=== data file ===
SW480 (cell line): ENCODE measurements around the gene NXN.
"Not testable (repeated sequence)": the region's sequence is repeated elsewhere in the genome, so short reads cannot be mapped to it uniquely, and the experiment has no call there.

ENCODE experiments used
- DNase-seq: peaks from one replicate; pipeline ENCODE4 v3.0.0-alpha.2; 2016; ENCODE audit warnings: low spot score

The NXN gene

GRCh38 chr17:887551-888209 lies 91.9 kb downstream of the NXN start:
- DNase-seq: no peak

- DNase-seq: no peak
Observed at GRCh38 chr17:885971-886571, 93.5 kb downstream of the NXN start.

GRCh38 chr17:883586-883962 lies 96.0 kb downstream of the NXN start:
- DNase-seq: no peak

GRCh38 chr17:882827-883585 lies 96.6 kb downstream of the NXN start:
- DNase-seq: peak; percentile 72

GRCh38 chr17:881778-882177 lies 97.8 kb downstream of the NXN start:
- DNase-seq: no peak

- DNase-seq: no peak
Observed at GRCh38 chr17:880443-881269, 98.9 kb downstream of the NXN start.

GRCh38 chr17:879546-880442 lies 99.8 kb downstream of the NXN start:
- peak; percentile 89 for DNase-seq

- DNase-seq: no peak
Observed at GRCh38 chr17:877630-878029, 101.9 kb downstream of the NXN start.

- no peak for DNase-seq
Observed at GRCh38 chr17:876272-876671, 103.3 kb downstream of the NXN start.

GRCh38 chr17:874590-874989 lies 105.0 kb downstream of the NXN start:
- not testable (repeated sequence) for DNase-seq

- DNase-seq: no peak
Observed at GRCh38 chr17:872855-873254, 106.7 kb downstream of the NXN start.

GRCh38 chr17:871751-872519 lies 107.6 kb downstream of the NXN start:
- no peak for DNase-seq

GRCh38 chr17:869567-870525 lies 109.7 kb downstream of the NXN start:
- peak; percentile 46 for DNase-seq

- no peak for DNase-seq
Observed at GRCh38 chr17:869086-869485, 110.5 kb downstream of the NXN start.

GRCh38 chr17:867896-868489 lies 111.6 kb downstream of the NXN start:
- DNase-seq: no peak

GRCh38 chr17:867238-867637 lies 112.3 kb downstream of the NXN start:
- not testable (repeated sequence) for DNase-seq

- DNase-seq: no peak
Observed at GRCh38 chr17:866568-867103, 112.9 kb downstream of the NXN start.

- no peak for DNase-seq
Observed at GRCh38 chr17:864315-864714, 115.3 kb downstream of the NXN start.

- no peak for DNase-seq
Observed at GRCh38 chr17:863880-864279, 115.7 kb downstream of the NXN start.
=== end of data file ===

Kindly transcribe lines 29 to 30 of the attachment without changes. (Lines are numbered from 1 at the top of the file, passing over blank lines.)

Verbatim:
- no peak for DNase-seq

GRCh38 chr17:869567-870525 lies 109.7 kb downstream of the NXN start: